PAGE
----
Friday, June 07, 2013
Quote of the Day
"I get so tired of having to cry out 'misogyny,' but that’s what’s going on in this situation. People questioning the idea that a woman could sleep with a man who defied her lot in the looks bracket hews so closely to these really outdated ideas about what makes a woman worth spending time with. Really? Can you not imagine a world in which a girl who’s sexually down for anything and oddly gregarious pulls a guy out of his shell for two days?"
-- Lena Dunham on those who say that a man who looks like Patrick Wilson would never stoop to having sex with a woman who looks like Lena Dunham's Hannah Horvath character on Girls, as he does for an entire episode last season
Trust me, Lena, there are plenty of us who are just as tired of hearing you cry out "misogyny" over every little goddamned thing, too.
I did actually see the episode she's talking about, the one in which her character comes on to a doctor played by Patrick Wilson -- an intelligent, established, seemingly normal guy, as opposed to the insufferable shitheads who populate the Dunham-centric view of Brooklyn where most of Girls takes place -- and the two wind up screwing and basically playing house for a couple of days. I didn't find the premise at all hard to believe because, what the hell, she made it clear she was completely willing and he obviously didn't have anything important to do that weekend.
Notice, though, that the two of them never left the house. In other words, he didn't go anywhere he could be seen with her -- certainly not someplace he might run into friends who'd ask, "Who's the dumpy little hipster troll and can you get her to stop talking?"
I think I hear Lena Dunham crying out again.
Adding: I got an e-mail response to this post that I just have to share. It's pretty much spot-on:
"What a baby Lena Dunham is. A big, whiny, stupid, baby. She wants all of the plaudits and credit for being 'daring' but she wants ZERO criticism. For her to cravenly cry 'misogyny' -- just because the idea of her obnoxious doughball character hooking up with a hot doctor is considered laughable to all sensible humans -- shows just how much of a coward she truly is.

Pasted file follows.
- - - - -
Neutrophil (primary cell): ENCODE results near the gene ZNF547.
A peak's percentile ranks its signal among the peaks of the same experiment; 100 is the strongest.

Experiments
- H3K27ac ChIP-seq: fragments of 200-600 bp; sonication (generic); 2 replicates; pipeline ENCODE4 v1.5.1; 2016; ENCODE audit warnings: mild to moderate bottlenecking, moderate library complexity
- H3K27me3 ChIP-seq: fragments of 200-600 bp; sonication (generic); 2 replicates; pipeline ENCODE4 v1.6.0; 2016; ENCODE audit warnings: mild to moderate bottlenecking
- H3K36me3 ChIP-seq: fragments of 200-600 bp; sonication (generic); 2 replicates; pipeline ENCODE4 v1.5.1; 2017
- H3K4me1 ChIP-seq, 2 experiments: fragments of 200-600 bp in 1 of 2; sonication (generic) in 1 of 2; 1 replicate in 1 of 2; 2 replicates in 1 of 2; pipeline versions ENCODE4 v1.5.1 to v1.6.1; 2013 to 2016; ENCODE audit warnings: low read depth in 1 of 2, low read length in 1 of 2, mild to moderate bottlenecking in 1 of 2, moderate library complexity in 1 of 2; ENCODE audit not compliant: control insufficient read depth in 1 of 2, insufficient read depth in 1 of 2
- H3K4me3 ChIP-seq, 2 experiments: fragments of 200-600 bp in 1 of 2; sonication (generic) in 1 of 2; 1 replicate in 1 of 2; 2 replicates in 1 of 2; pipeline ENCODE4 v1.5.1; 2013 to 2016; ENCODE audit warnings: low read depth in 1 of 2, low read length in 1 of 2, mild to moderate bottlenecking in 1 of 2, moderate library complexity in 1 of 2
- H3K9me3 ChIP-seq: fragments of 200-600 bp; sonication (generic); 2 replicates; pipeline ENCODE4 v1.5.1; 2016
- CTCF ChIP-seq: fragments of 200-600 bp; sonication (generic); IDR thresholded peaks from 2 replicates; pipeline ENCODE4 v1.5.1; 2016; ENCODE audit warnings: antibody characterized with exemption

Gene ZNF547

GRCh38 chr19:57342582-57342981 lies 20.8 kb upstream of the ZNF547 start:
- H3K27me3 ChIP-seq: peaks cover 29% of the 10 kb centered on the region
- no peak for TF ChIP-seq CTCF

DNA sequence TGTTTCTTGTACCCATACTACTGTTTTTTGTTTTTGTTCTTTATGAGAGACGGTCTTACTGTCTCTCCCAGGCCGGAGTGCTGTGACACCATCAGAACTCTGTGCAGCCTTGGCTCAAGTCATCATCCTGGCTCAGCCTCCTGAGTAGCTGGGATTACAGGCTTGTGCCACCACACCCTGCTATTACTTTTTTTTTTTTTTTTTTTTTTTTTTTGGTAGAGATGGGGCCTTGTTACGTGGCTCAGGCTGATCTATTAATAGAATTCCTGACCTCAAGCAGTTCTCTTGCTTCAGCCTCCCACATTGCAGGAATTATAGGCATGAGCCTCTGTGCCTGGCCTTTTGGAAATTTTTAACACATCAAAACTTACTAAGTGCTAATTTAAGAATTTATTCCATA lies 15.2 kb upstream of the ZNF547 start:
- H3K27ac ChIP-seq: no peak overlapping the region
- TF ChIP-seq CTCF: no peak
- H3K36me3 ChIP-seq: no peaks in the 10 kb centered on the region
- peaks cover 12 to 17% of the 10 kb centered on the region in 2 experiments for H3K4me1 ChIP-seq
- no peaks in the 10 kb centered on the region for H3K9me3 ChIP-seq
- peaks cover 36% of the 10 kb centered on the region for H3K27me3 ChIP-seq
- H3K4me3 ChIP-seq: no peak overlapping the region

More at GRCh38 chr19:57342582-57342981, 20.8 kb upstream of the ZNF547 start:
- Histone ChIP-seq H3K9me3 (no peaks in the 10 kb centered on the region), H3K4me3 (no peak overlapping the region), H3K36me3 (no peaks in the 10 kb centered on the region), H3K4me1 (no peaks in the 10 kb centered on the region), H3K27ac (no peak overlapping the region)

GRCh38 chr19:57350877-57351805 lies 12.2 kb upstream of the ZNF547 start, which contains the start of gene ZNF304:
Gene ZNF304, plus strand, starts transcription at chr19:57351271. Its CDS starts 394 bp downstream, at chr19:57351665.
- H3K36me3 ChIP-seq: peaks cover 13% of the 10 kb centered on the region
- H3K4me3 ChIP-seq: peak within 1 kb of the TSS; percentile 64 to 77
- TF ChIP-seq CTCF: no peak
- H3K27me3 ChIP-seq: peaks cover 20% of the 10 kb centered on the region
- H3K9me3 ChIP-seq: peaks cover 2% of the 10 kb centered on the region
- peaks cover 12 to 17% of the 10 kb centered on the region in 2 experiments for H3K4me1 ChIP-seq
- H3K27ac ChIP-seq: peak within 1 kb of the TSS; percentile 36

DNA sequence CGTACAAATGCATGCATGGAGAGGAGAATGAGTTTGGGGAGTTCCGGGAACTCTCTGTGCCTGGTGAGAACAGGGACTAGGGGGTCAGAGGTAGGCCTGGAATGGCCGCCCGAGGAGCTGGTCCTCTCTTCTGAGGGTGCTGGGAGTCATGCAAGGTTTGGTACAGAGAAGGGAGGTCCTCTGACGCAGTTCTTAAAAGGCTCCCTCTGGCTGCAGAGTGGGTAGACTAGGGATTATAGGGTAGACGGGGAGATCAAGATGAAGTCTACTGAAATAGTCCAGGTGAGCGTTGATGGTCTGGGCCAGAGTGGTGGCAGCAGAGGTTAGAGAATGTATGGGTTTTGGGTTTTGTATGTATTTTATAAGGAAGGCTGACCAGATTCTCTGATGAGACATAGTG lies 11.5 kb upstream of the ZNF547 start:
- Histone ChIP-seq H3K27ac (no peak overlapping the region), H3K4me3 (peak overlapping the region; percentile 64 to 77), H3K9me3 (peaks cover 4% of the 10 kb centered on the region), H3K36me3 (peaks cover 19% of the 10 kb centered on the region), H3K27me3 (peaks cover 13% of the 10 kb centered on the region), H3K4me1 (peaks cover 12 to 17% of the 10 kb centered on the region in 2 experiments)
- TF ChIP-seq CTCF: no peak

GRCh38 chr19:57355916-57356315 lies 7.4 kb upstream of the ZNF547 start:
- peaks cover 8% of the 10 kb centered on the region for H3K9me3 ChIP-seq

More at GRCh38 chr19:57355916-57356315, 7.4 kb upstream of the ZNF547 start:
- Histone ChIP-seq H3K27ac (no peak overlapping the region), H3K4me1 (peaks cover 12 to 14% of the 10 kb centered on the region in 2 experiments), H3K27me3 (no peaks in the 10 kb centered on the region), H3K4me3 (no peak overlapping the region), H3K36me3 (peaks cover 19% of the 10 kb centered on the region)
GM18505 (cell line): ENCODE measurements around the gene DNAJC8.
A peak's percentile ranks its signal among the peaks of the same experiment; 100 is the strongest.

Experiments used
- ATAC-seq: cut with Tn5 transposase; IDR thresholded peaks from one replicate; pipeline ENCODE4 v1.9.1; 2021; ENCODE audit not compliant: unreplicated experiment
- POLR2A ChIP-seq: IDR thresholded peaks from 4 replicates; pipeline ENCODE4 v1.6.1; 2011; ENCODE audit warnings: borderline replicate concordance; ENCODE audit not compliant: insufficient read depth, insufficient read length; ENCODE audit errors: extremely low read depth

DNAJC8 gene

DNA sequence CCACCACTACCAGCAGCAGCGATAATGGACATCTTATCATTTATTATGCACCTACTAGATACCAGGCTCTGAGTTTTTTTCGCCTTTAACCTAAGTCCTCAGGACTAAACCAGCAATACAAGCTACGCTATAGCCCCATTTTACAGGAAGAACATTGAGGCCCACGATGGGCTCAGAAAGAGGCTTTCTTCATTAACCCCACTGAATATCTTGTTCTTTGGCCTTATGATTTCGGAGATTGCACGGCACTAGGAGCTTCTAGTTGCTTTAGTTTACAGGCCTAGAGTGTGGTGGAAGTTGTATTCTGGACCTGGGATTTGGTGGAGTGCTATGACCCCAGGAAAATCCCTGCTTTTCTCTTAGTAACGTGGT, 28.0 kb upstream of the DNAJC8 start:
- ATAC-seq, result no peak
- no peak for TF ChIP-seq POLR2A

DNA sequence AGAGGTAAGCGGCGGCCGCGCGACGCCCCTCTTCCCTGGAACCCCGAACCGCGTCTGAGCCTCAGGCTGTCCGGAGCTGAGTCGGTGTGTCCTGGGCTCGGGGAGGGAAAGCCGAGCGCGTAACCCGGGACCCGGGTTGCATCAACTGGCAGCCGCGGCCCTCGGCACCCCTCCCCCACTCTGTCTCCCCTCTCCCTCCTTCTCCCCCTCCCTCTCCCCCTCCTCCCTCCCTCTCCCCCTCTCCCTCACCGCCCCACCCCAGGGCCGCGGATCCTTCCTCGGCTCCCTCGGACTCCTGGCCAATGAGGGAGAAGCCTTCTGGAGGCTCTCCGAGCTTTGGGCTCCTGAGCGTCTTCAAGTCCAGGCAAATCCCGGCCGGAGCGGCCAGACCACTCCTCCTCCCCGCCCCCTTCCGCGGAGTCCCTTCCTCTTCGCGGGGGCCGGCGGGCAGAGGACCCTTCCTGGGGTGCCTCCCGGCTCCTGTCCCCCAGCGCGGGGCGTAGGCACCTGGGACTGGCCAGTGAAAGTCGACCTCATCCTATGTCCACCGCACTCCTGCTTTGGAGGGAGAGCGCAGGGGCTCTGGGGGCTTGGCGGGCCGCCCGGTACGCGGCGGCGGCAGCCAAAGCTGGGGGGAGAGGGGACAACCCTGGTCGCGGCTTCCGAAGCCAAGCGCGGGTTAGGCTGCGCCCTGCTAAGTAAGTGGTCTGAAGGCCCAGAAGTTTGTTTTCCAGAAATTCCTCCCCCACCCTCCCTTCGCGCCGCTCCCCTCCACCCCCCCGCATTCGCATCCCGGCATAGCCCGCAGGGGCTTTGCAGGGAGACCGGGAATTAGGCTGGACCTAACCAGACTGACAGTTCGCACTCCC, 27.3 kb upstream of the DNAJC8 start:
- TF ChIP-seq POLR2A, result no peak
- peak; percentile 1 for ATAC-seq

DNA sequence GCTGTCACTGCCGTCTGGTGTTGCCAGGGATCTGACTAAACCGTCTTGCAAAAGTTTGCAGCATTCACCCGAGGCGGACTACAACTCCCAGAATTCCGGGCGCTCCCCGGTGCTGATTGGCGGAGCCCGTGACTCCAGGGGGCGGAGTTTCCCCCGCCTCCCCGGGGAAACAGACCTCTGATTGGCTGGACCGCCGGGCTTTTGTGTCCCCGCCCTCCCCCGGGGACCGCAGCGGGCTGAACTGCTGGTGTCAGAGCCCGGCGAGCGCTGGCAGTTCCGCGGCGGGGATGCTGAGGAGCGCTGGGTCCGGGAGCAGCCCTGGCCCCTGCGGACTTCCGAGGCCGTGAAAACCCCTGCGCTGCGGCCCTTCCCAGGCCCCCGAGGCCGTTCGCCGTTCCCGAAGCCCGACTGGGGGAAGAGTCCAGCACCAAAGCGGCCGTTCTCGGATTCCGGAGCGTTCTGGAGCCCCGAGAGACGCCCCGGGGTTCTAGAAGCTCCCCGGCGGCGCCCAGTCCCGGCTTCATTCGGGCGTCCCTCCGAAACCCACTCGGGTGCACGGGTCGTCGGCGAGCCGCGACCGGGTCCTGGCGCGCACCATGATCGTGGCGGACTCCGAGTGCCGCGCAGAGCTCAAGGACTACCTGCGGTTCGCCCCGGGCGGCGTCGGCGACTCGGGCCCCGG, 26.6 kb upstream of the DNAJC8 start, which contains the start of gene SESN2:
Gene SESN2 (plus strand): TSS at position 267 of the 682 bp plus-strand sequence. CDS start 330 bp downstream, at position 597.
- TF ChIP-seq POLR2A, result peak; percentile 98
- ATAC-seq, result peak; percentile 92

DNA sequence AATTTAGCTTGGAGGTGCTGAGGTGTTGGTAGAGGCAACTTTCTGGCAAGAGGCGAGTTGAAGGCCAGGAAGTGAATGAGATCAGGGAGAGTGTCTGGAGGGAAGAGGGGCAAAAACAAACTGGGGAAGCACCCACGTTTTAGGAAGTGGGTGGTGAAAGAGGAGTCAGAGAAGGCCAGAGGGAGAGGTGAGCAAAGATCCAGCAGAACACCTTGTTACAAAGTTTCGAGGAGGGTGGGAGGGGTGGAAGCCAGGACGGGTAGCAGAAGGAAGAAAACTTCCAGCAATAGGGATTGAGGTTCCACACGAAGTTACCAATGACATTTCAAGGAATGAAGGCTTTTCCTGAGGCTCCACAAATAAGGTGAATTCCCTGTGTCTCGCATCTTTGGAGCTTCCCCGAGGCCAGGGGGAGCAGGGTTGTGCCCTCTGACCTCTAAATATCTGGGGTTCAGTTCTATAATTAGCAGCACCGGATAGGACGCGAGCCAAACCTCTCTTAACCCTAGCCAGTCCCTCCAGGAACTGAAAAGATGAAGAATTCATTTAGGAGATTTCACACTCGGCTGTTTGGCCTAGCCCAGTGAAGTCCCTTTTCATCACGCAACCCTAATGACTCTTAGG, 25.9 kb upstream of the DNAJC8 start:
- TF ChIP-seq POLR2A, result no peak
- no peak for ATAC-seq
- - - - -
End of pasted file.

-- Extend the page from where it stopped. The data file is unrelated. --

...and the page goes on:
I laugh at the idea that she's any kind of a hero. She's not brave in any way. Yeah, she takes her clothes off on film, but we're not allowed to have an honest reaction to her body. And I think we both know that she couldn't handle 1/100th of the criticism an actual non-famous ugly girl has to deal with on a daily basis. Normal ugly girls are just stuck being ugly and having to deal with it. They don't get to have makeout sessions with handsome actors.
I also don't think she's unfairly maligned due to her gender. If anything I think she gets a substantial amount of kid-glove treatment because she's a woman. Imagine if a male writer/actor did what she was doing. Imagine if, say, Jonah Hill wrote a series about himself as 'the voice of his generation' and had scenes of him banging Jessica Alba. He'd be laughed out of Hollywood. Jezebel would devote a week's worth of articles to him, roundly mocking him for the adolescent jerkoff fantasies he'd written.
But Lena Dunham is a visionary.
Here's the most revealing quote: 'Can you not imagine a world in which a girl who’s sexually down for anything and oddly gregarious pulls a guy out of his shell for two days?'
But see, a guy like that wouldn't be in his shell. He's a handsome doctor in New York, you really think Hannah Horvath is the best he can do on a random weekend? See that's the kind of shit that reveals how delusional Lena really is. She sees nothing fraudulent or self-indulgent in this little fantasy she's concocted. 'What man wouldn't want to spend an uninhibited weekend (probably with anal) with little old me? I'm so witty and free. Down for anything!'
I just don't think she gets that she's writing a character who's NOT on TV. She's not writing about her ideal self. She's writing about a normal, dumpy schlub of a girl who lives in a city where dumpy girls don't talk hunky doctors into bed for two days. That ain't how it works.
Here's the sobering truth that Dunham doesn't understand, the truth that none of her friends or handlers will tell her, the truth I'd like to tell her personally: this is life in the big city. You don't have the options you think you do. Maybe in Mobile, Alabama you're an 8 1/2, but here in NYC you're a 3-4 at best. I don't care what you're 'down' for. Because here in the big city a guy can find smart, funny, sexy, ballsy, hard-drinking, down-for-anything girls who are also drop-dead gorgeous or at least not trollish and irritating. Because it's the fucking city. Sorry to blow your mind, honey.
Lena Dunham the famous actor/writer probably can land a hot guy. Hannah Horvath the obnoxious shitty writer who lives in a crappy NYC apartment and ISN'T FAMOUS, cannot.
That's actually a terrific point: While I actually do think there are guys in New York City -- and everywhere else -- who'll sleep with just about anybody who offers, the arrogance in creating a character played by yourself whom a gorgeous guy way above the character's station falls for completely is just breathtaking. And I've heard the theory that the entire episode is a fantasy in Hannah's head, but Dunham's snotty defense would seem to cast doubt on that possibility. Also, yes, remove the sexual component from the mix -- in other words, make Hannah a schlubby, talkative, badly dressed doof who isn't immediately making it clear that she's willing to put out -- and watch how quickly that scenario would go from laughable to impossible. M. Night Shyamalan was pilloried for being so egomaniacal as to cast himself as a writer whose work was going to change the world in Lady in the Water, but Lena Dunham casts herself as a chubby manic hipster dreamgirl who beds a really hot doctor -- helping him learn to live again in the process -- and she's a genius.